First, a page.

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Gary Aubuchon to ride for Cure on Wheels

February 14, 2019
By MEGHAN BRADBURY ( , Cape Coral Daily Breeze

On Feb. 17, one Cape Coral resident will pedal more than 325 miles from Tampa to Tallahassee to raise funds and awareness in the fight of cancer.

"It started really as a way to raise awareness within the legislature for the need to fund cancer research in the State of Florida," Gary Aubuchon said. "When I heard of the organization, Cure on Wheels, and the work they were doing I was excited to join and combine two passions of mine. One, which is cycling, and the other is the advocacy for cancer research."

This year Aubuchon, of Aubuchon Team of Companies and a former state representative has a goal of raising $5,000 for Cure on Wheels. As of Friday, Feb. 8, he had already raised $4,719.

"I'm pretty excited about that. There is a lot of caring people out there," he said.

When Aubuchon sends out his Cure on Wheels email blast there are many people who respond by saying they have lost their mother, father, dear friend, spouse, or child to cancer.

"It's touching and at the same time it is a bit heart wrenching to know that pretty much every one has had cancer touch them in some way," he said.

Those who would like to donate to the cause can do so by visiting and either donate to Gary Aubuchon, or the organization.

In the past four years, he has raised between $25,000 to $30,000 for Cure on Wheels.

"I get amounts as little as $25 and amounts as high as a couple hundred dollars. Everybody feels good about being able to do something to be apart of what we all hope to be the ultimate cure for cancer," Aubuchon said.

To prepare for the ride, he primarily does an indoor spin class with his instructor Dave Salko, who was the first person to tell him about the ride. He typically takes three to four classes a week to train.

The ride will begin at the Moffitt Cancer Center in Tampa to the steps of the Capital Building in Tallahassee. Aubuchon will travel the distance on his 1997 Schwinn Passage.

Cure on Wheels is a three-day ride that travels between 100 to 110 miles each day. The first day they travel from Tampa to Ocala and spend the night in Ocala. The following day they travel to Lake City, where again they spend the night. The final leg of the trip travels from Lake City to Tallahassee across the Panhandle.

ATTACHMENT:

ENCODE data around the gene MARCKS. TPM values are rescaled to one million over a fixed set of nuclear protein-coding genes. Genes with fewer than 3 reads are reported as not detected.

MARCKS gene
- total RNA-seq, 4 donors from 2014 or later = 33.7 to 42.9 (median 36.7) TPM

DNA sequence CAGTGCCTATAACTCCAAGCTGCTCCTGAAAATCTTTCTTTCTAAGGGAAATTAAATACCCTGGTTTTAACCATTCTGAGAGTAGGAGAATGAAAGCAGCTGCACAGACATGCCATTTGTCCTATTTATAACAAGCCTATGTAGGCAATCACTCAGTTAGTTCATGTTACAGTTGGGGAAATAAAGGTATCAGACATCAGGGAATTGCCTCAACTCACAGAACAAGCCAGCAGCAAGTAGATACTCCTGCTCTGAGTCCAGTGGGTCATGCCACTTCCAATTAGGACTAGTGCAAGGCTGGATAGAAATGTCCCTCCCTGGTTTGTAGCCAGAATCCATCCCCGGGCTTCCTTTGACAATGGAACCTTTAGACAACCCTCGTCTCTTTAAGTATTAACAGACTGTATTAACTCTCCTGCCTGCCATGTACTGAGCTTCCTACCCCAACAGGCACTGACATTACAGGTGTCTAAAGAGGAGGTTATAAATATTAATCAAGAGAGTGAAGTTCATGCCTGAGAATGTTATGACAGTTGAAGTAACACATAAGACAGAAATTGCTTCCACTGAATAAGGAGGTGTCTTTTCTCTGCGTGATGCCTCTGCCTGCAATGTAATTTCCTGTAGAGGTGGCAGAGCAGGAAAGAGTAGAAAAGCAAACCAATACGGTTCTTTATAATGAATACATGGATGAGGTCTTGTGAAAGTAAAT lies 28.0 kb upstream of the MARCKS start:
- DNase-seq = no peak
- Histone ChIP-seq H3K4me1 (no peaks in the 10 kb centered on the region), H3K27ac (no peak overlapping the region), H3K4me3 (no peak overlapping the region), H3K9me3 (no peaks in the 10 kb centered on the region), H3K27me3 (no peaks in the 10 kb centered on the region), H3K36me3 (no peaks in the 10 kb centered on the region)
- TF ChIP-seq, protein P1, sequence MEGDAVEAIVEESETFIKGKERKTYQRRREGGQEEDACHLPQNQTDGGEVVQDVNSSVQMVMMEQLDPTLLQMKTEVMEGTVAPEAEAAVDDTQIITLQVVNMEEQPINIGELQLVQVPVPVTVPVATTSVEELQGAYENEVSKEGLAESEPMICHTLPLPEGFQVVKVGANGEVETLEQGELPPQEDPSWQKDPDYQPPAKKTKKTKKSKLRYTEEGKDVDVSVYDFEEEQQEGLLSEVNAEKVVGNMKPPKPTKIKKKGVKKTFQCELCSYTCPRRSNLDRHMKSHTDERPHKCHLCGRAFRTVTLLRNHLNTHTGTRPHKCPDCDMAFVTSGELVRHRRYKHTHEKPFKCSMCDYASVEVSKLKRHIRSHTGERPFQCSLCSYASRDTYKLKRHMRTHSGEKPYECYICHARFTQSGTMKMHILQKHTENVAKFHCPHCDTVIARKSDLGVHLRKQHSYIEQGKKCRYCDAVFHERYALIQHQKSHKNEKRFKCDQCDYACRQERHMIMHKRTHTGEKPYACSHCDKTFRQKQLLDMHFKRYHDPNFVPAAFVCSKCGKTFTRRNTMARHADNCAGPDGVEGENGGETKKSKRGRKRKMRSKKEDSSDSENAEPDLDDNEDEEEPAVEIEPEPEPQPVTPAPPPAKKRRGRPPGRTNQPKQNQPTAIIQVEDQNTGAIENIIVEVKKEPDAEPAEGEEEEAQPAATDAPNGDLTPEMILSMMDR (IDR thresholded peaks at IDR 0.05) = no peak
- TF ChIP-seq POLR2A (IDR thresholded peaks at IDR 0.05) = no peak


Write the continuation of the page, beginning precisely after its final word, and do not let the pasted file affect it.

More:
"There aren't back roads. There is a main highway that goes east to west and you have to ride that shoulder," Aubuchon said. "More than anything we want everyone to arrive safely. There is almost an element of caution on the ride."

The fourth morning, he said they have a celebratory ride into the capital with a police escort.

"We meet on the plaza between the old Capitol and the new Capitol. There will be a bit of ceremony upon arrival. Some of the legislators will come down to greet us. We will spend most of that day in the capital visiting with members of the legislature," Aubuchon said, adding that they are always well received. "They appreciate the effort that we all exerted ourselves to get there. It isn't so much that we have to illustrate the importance of cancer research, as much as it is to remind them when they are finalizing the budget that there are dollars in the budget for cancer research. There is a wide array of people out there that care very much about this issue."

Cure on Wheels, which is a 100 percent volunteer organization, he said has several people who are involved that provide the logistics for the ride. All the cyclists drive to Tampa and leave their vehicles there before biking to Tallahassee. From Tallahassee, the 20 to 25 riders, travel back to Tampa on a small bus, while their bikes are brought back in a box truck.

"During the ride there are three, or four vehicles that follow behind us for support in case anyone needs bike repair. One year we had a pretty bad crash with about six of us. One broke their shoulder. The support vehicle was there. There is wonderful support and they provide us with fluids and snacks along the way," Aubuchon said.

Each one of the four rides he has participated in have been a unique experience.

"Last year every morning when we started out the temperatures were in the low 30s. The challenge that year was the cold. Another year the challenge was wind and rain. This year we are hoping for milder temperatures," he said.

Aubuchon said he enjoys the ride because of the camaraderie and fellowship. He said there are several riders who are cancer survivors, which makes the ride that much more meaningful.



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